HRAS Advisory Board Member Becomes First Female ITLOS Judge Ad Hoc
Human Rights at Sea is delighted to report that Prof. Dr. Anna Petrig, Professor of International Law at the University of Basel, Human Rights at Sea Advisory Board Member and co-author of the emerging Geneva Declaration on Human Rights at Sea, was appointed as a judge ad hoc at the International Tribunal for the Law of the Sea (ITLOS) in Hamburg for the San Padre Pio case.
First reported by the University of Basel, the appointment of Anna Petrig marks the first time that a woman has been appointed as judge ad hoc at the ITLOS. Among the 21 permanent judges of the ITLOS, only three are women: in 2011, the Argentine Elsa Kelly was appointed to the bench, and in 2017 Neeru Chadha from India and Liesbeth Lijnzaad from the Netherlands were elected.
Petrig has been involved in the Swiss-flagged San Padre Pio case where in January 2018, Nigeria arrested the vessel, which was to supply fuel to an offshore oil production platform off the coast of Nigeria.
According to the Nigerian authorities, the transport violated domestic law. Ship, crew and cargo were seized. In Switzerland’s view, the ship was not in Nigeria’s territorial waters and therefore Nigeria had no right to detain it.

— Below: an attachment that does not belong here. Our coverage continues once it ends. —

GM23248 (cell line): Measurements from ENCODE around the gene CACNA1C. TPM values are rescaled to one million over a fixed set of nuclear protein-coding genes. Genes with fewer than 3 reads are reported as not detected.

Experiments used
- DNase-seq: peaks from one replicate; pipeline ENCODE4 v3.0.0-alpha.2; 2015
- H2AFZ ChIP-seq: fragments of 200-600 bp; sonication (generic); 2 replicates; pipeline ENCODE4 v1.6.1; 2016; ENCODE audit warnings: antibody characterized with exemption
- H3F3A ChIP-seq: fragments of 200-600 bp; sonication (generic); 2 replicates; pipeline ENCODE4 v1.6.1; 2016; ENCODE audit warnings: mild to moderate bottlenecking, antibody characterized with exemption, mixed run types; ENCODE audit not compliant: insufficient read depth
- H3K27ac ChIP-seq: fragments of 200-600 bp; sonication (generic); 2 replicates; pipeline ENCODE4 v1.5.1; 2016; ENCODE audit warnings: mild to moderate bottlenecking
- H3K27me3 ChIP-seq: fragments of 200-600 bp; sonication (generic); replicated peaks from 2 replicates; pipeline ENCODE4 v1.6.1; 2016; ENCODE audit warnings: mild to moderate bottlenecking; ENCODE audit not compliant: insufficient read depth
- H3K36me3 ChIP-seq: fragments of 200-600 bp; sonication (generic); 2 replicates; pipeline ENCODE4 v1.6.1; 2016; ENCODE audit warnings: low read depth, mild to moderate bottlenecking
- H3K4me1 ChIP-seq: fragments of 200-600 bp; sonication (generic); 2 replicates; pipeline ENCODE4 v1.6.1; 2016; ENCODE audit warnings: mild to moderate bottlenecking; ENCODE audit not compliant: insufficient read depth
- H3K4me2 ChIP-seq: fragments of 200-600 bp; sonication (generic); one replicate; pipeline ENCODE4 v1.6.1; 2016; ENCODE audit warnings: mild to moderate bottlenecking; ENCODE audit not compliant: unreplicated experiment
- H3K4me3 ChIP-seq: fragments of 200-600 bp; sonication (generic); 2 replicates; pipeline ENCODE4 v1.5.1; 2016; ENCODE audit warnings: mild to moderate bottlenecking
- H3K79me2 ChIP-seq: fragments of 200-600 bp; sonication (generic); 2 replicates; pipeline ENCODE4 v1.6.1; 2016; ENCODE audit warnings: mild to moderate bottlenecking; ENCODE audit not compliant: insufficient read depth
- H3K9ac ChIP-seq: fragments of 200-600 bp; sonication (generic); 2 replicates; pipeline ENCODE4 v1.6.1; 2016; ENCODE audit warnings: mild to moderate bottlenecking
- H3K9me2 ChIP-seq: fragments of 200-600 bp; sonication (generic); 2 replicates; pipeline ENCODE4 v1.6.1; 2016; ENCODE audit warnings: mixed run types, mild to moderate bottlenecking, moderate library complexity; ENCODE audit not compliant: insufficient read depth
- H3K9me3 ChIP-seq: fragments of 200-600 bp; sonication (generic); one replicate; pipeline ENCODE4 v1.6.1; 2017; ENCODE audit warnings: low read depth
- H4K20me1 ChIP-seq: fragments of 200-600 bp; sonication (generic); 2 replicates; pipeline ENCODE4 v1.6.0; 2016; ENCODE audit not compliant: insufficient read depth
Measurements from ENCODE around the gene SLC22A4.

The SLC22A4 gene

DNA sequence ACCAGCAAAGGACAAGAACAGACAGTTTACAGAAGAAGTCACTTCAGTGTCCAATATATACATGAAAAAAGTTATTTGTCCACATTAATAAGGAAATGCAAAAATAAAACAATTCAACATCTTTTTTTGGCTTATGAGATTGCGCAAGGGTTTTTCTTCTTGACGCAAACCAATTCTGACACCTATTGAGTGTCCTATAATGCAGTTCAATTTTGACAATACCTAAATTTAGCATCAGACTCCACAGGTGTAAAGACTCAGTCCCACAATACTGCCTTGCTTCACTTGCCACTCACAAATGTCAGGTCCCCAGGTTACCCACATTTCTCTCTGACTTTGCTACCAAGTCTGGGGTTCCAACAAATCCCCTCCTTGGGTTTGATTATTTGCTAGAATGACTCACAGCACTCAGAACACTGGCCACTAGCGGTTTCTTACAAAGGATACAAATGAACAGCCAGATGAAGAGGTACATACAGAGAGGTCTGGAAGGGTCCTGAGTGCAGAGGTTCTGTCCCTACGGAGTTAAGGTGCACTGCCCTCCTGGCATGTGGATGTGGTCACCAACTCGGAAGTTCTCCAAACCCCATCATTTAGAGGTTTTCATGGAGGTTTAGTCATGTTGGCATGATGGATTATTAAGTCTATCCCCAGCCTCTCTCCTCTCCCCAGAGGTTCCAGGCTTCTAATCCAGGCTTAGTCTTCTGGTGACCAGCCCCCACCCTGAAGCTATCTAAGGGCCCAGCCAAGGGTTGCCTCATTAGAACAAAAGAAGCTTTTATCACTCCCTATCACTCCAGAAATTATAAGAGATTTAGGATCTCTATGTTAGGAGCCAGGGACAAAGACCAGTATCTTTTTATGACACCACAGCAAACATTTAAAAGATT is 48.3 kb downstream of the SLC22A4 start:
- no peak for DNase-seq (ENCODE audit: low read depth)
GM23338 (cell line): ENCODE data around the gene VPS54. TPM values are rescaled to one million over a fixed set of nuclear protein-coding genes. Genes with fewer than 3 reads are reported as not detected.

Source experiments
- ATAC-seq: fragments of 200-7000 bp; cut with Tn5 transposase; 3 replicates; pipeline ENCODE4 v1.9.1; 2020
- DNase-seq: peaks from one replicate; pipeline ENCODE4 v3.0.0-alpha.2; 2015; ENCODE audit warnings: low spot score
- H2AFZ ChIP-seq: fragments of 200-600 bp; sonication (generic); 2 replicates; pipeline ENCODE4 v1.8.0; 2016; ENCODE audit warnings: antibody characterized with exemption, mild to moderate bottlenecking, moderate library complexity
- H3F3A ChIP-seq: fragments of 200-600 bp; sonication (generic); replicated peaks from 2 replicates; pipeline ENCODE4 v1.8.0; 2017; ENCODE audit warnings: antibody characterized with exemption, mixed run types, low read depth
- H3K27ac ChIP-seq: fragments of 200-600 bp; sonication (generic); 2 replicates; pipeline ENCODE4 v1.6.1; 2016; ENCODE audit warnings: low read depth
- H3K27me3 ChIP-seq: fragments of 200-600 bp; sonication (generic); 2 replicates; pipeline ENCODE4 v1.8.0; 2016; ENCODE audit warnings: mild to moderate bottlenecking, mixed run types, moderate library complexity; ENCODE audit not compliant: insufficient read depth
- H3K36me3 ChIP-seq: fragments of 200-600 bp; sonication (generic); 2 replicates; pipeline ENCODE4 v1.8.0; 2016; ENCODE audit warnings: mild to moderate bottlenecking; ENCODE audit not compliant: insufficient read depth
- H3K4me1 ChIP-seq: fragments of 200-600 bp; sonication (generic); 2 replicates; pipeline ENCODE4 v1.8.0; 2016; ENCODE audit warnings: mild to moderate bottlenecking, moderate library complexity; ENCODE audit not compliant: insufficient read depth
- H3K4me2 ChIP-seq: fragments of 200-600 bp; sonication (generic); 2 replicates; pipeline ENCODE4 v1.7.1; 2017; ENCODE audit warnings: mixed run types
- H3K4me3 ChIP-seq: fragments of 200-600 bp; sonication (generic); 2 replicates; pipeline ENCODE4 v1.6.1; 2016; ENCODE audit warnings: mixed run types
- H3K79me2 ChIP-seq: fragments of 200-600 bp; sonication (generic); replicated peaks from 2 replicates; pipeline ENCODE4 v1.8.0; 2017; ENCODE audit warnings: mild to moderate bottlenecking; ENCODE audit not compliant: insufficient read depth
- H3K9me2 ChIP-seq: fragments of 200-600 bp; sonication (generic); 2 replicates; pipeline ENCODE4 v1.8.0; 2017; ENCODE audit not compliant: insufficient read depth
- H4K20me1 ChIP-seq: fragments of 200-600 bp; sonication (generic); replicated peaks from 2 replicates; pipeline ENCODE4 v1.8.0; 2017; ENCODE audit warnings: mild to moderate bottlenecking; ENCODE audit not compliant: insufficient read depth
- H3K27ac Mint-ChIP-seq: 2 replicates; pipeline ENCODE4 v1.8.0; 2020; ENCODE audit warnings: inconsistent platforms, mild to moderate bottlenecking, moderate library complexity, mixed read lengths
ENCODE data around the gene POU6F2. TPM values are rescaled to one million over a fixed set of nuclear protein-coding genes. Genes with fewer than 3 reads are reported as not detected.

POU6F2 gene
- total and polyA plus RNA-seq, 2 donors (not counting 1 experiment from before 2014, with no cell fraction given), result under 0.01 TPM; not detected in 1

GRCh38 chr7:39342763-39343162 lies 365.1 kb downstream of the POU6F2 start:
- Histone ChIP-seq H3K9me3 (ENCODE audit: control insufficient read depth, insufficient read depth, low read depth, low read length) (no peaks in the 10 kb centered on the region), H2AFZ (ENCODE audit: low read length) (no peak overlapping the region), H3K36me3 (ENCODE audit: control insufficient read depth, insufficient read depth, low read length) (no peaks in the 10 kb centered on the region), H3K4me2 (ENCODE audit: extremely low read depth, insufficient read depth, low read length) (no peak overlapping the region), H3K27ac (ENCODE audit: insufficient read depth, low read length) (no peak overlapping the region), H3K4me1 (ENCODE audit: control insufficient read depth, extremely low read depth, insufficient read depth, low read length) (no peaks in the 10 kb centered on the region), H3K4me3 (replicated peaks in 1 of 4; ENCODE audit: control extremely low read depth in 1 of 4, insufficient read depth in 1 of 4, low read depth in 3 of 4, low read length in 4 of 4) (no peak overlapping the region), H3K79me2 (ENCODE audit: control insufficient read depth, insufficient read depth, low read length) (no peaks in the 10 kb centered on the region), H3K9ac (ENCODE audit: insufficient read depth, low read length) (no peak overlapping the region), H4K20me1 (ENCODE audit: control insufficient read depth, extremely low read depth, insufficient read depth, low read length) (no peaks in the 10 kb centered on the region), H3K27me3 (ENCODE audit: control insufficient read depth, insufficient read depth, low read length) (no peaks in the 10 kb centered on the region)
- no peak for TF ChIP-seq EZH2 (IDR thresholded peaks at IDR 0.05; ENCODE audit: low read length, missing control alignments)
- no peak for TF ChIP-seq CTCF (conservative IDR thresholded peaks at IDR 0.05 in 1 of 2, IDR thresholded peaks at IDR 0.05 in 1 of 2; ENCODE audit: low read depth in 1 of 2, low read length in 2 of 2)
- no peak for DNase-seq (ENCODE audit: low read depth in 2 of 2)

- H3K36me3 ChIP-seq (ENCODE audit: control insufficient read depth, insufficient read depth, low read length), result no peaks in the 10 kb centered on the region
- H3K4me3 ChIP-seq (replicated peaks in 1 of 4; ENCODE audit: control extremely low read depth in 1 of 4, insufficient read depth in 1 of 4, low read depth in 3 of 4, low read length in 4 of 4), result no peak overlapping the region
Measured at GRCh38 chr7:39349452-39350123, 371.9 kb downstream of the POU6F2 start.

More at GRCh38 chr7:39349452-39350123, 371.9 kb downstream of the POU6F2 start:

In May 2019, Switzerland initiated arbitration proceedings in this case and also submitted a request for provisional measures to ITLOS in Hamburg. As the ITLOS has neither a permanent judge from Switzerland nor from Nigeria, both parties were allowed to appoint a judge ad hoc for this case. Switzerland appointed Prof. Dr. Anna Petrig as judge ad hoc. The Professor of International Law at the University of Basel is a sought-after worldwide expert on the subject of law of the sea.
In the case, ITLOS decided on the provisional measures. It ruled largely in favor of Switzerland’s request and ordered Nigeria to release the San Padre Pio, its crew and cargo. In order to protect Nigeria’s rights, the tribunal has ordered Switzerland to post a bond or other financial security of $14 million. The ensuing arbitral tribunal will decide whether a payment must be made to Nigeria from this security.
“This is a historic case,” says Petrig. “Not only is this the very first time that a land-locked country has appeared before the International Tribunal for the Law of the Sea. The decision is also of a fundamental nature, as offshore uses in the so-called ‘Exclusive Economic Zone’ rapidly increase. For example, numerous offshore windfarms are being built as part of the energy transformation. With all these new uses of the sea, the question arises as to how far the respective powers of the coastal state and the flag state extend.”
ITLOS was established by the 1982 Convention on the Law of the Sea – the so-called “Constitution of the Oceans.” The UN tribunal is competent for adjudicating disputes arising from the Convention on the Law of the Sea, notably in provisional measures proceedings, as in this case.
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